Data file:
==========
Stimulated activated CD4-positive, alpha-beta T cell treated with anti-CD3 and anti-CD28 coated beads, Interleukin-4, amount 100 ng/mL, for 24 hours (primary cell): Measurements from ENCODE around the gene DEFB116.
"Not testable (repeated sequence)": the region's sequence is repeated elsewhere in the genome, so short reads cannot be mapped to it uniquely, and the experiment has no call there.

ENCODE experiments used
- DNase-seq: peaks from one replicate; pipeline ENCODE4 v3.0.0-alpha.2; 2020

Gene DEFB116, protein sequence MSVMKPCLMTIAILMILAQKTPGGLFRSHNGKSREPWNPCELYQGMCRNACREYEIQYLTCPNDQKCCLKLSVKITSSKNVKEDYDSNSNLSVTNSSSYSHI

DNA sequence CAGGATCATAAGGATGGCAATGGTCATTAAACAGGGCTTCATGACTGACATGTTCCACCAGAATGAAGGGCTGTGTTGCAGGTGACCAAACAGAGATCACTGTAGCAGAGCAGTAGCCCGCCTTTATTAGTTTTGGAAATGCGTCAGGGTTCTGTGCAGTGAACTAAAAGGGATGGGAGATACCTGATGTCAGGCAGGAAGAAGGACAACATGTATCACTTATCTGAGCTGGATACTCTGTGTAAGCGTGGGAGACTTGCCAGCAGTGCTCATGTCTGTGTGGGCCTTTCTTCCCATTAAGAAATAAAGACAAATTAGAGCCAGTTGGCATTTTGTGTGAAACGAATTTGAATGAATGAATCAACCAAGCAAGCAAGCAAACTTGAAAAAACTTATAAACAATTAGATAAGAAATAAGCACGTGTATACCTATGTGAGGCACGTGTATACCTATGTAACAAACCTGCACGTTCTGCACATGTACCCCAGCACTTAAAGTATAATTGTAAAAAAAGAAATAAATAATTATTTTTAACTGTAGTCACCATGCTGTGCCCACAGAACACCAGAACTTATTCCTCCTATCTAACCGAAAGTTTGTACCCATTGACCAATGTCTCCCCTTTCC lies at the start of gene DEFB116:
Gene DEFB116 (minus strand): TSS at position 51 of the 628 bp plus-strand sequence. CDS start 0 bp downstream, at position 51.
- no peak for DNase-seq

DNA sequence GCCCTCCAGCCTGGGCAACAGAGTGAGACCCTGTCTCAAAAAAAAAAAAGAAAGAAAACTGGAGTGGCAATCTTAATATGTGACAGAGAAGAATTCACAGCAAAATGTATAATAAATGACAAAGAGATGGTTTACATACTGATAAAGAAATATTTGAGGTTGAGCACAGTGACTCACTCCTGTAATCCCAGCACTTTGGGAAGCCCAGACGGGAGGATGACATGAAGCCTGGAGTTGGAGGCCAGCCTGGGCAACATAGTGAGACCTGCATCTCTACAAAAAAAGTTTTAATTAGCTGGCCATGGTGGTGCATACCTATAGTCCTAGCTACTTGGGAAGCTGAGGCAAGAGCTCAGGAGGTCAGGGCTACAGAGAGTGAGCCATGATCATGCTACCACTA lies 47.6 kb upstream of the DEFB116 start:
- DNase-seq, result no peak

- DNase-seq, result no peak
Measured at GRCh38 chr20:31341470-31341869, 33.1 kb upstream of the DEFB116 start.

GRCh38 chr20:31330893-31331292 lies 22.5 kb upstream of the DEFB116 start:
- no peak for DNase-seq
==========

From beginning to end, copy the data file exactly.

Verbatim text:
Stimulated activated CD4-positive, alpha-beta T cell treated with anti-CD3 and anti-CD28 coated beads, Interleukin-4, amount 100 ng/mL, for 24 hours (primary cell): Measurements from ENCODE around the gene DEFB116.
"Not testable (repeated sequence)": the region's sequence is repeated elsewhere in the genome, so short reads cannot be mapped to it uniquely, and the experiment has no call there.

ENCODE experiments used
- DNase-seq: peaks from one replicate; pipeline ENCODE4 v3.0.0-alpha.2; 2020

Gene DEFB116, protein sequence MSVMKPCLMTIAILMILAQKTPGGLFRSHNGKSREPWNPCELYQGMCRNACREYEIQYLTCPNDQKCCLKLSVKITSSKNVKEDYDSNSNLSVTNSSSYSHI

DNA sequence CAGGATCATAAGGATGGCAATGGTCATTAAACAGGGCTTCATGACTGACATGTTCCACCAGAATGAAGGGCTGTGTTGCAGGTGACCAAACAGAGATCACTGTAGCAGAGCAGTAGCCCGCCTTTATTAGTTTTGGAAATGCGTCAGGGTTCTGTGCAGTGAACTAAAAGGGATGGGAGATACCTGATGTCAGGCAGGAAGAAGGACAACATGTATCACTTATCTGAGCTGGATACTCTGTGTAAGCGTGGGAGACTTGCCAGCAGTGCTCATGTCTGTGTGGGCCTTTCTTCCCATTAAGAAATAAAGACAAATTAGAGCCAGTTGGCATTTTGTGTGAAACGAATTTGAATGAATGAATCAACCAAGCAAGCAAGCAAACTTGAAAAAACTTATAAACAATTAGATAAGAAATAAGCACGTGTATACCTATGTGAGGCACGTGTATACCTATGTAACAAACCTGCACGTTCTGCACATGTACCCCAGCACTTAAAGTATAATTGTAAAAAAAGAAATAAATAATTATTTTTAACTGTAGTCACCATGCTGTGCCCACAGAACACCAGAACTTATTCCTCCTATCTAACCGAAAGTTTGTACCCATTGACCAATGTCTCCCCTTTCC lies at the start of gene DEFB116:
Gene DEFB116 (minus strand): TSS at position 51 of the 628 bp plus-strand sequence. CDS start 0 bp downstream, at position 51.
- no peak for DNase-seq

DNA sequence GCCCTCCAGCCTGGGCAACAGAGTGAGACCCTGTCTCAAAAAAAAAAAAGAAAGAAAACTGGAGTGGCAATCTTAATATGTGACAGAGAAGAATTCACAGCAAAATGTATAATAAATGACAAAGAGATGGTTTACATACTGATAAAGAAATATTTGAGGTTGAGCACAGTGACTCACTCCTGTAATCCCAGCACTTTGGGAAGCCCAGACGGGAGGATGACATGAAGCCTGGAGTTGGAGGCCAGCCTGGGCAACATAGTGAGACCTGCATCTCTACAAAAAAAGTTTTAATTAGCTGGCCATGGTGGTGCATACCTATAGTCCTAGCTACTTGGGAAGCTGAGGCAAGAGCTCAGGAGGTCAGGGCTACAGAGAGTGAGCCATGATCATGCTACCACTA lies 47.6 kb upstream of the DEFB116 start:
- DNase-seq, result no peak

- DNase-seq, result no peak
Measured at GRCh38 chr20:31341470-31341869, 33.1 kb upstream of the DEFB116 start.

GRCh38 chr20:31330893-31331292 lies 22.5 kb upstream of the DEFB116 start:
- no peak for DNase-seq